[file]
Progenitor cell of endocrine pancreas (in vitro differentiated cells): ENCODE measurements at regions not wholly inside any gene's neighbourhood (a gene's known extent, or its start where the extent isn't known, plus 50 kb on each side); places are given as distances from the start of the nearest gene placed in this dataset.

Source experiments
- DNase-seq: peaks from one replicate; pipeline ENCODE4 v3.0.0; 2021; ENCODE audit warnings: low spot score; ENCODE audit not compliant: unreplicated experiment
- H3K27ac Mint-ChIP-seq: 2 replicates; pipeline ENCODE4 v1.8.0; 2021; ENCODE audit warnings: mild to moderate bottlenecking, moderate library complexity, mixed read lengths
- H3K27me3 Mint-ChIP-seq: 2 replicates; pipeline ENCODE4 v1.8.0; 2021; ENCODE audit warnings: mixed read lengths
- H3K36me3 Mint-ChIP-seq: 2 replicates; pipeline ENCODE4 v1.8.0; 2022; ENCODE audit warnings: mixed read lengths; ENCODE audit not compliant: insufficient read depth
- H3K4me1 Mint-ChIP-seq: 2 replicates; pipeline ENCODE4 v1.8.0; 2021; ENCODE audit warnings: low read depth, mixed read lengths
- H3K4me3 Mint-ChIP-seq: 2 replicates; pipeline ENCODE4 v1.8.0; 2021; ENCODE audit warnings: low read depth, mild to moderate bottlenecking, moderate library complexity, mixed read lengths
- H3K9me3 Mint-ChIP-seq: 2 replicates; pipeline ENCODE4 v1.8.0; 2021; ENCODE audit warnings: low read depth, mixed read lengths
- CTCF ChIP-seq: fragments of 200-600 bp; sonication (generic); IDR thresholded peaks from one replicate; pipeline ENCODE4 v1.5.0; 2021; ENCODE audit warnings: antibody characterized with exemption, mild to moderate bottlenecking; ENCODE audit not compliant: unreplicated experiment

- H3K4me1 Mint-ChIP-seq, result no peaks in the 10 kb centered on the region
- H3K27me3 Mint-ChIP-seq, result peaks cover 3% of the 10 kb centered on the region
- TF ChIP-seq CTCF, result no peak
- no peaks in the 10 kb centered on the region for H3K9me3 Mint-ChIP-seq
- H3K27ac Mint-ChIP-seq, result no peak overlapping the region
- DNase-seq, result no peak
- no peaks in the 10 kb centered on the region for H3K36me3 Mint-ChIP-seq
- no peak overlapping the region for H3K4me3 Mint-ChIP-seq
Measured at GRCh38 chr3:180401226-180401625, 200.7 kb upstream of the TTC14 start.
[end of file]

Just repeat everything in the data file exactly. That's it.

Progenitor cell of endocrine pancreas (in vitro differentiated cells): ENCODE measurements at regions not wholly inside any gene's neighbourhood (a gene's known extent, or its start where the extent isn't known, plus 50 kb on each side); places are given as distances from the start of the nearest gene placed in this dataset.

Source experiments
- DNase-seq: peaks from one replicate; pipeline ENCODE4 v3.0.0; 2021; ENCODE audit warnings: low spot score; ENCODE audit not compliant: unreplicated experiment
- H3K27ac Mint-ChIP-seq: 2 replicates; pipeline ENCODE4 v1.8.0; 2021; ENCODE audit warnings: mild to moderate bottlenecking, moderate library complexity, mixed read lengths
- H3K27me3 Mint-ChIP-seq: 2 replicates; pipeline ENCODE4 v1.8.0; 2021; ENCODE audit warnings: mixed read lengths
- H3K36me3 Mint-ChIP-seq: 2 replicates; pipeline ENCODE4 v1.8.0; 2022; ENCODE audit warnings: mixed read lengths; ENCODE audit not compliant: insufficient read depth
- H3K4me1 Mint-ChIP-seq: 2 replicates; pipeline ENCODE4 v1.8.0; 2021; ENCODE audit warnings: low read depth, mixed read lengths
- H3K4me3 Mint-ChIP-seq: 2 replicates; pipeline ENCODE4 v1.8.0; 2021; ENCODE audit warnings: low read depth, mild to moderate bottlenecking, moderate library complexity, mixed read lengths
- H3K9me3 Mint-ChIP-seq: 2 replicates; pipeline ENCODE4 v1.8.0; 2021; ENCODE audit warnings: low read depth, mixed read lengths
- CTCF ChIP-seq: fragments of 200-600 bp; sonication (generic); IDR thresholded peaks from one replicate; pipeline ENCODE4 v1.5.0; 2021; ENCODE audit warnings: antibody characterized with exemption, mild to moderate bottlenecking; ENCODE audit not compliant: unreplicated experiment

- H3K4me1 Mint-ChIP-seq, result no peaks in the 10 kb centered on the region
- H3K27me3 Mint-ChIP-seq, result peaks cover 3% of the 10 kb centered on the region
- TF ChIP-seq CTCF, result no peak
- no peaks in the 10 kb centered on the region for H3K9me3 Mint-ChIP-seq
- H3K27ac Mint-ChIP-seq, result no peak overlapping the region
- DNase-seq, result no peak
- no peaks in the 10 kb centered on the region for H3K36me3 Mint-ChIP-seq
- no peak overlapping the region for H3K4me3 Mint-ChIP-seq
Measured at GRCh38 chr3:180401226-180401625, 200.7 kb upstream of the TTC14 start.